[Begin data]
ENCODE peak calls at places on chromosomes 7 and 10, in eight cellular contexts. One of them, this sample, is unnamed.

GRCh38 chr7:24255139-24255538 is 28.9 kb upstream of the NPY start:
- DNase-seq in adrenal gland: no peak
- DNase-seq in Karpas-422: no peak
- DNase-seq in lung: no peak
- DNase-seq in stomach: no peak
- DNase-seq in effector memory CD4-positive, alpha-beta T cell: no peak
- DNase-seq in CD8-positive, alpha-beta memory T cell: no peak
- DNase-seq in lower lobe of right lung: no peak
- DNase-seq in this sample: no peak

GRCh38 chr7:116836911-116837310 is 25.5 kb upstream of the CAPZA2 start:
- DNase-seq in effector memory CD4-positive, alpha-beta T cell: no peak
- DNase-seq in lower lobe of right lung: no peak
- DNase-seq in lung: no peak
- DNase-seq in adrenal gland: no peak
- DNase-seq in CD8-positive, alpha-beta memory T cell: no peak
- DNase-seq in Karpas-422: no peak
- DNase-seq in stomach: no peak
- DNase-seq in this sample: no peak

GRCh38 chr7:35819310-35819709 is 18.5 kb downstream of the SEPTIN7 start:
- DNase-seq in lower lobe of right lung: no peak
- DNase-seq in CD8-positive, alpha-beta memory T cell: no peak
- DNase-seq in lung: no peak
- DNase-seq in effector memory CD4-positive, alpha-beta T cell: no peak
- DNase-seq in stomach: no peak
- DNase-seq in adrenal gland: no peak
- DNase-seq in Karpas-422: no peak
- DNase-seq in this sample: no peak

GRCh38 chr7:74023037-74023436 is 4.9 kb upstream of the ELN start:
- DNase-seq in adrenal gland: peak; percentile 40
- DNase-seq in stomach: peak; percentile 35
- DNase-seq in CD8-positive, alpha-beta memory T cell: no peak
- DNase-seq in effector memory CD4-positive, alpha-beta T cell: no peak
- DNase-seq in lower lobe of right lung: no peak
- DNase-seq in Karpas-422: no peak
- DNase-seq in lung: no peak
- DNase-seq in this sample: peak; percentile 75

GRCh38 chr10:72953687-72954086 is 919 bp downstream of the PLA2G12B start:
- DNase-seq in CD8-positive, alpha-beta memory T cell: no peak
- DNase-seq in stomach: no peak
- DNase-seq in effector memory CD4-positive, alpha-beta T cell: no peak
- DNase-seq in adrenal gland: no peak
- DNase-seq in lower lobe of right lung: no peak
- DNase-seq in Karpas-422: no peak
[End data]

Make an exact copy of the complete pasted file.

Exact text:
ENCODE peak calls at places on chromosomes 7 and 10, in eight cellular contexts. One of them, this sample, is unnamed.

GRCh38 chr7:24255139-24255538 is 28.9 kb upstream of the NPY start:
- DNase-seq in adrenal gland: no peak
- DNase-seq in Karpas-422: no peak
- DNase-seq in lung: no peak
- DNase-seq in stomach: no peak
- DNase-seq in effector memory CD4-positive, alpha-beta T cell: no peak
- DNase-seq in CD8-positive, alpha-beta memory T cell: no peak
- DNase-seq in lower lobe of right lung: no peak
- DNase-seq in this sample: no peak

GRCh38 chr7:116836911-116837310 is 25.5 kb upstream of the CAPZA2 start:
- DNase-seq in effector memory CD4-positive, alpha-beta T cell: no peak
- DNase-seq in lower lobe of right lung: no peak
- DNase-seq in lung: no peak
- DNase-seq in adrenal gland: no peak
- DNase-seq in CD8-positive, alpha-beta memory T cell: no peak
- DNase-seq in Karpas-422: no peak
- DNase-seq in stomach: no peak
- DNase-seq in this sample: no peak

GRCh38 chr7:35819310-35819709 is 18.5 kb downstream of the SEPTIN7 start:
- DNase-seq in lower lobe of right lung: no peak
- DNase-seq in CD8-positive, alpha-beta memory T cell: no peak
- DNase-seq in lung: no peak
- DNase-seq in effector memory CD4-positive, alpha-beta T cell: no peak
- DNase-seq in stomach: no peak
- DNase-seq in adrenal gland: no peak
- DNase-seq in Karpas-422: no peak
- DNase-seq in this sample: no peak

GRCh38 chr7:74023037-74023436 is 4.9 kb upstream of the ELN start:
- DNase-seq in adrenal gland: peak; percentile 40
- DNase-seq in stomach: peak; percentile 35
- DNase-seq in CD8-positive, alpha-beta memory T cell: no peak
- DNase-seq in effector memory CD4-positive, alpha-beta T cell: no peak
- DNase-seq in lower lobe of right lung: no peak
- DNase-seq in Karpas-422: no peak
- DNase-seq in lung: no peak
- DNase-seq in this sample: peak; percentile 75

GRCh38 chr10:72953687-72954086 is 919 bp downstream of the PLA2G12B start:
- DNase-seq in CD8-positive, alpha-beta memory T cell: no peak
- DNase-seq in stomach: no peak
- DNase-seq in effector memory CD4-positive, alpha-beta T cell: no peak
- DNase-seq in adrenal gland: no peak
- DNase-seq in lower lobe of right lung: no peak
- DNase-seq in Karpas-422: no peak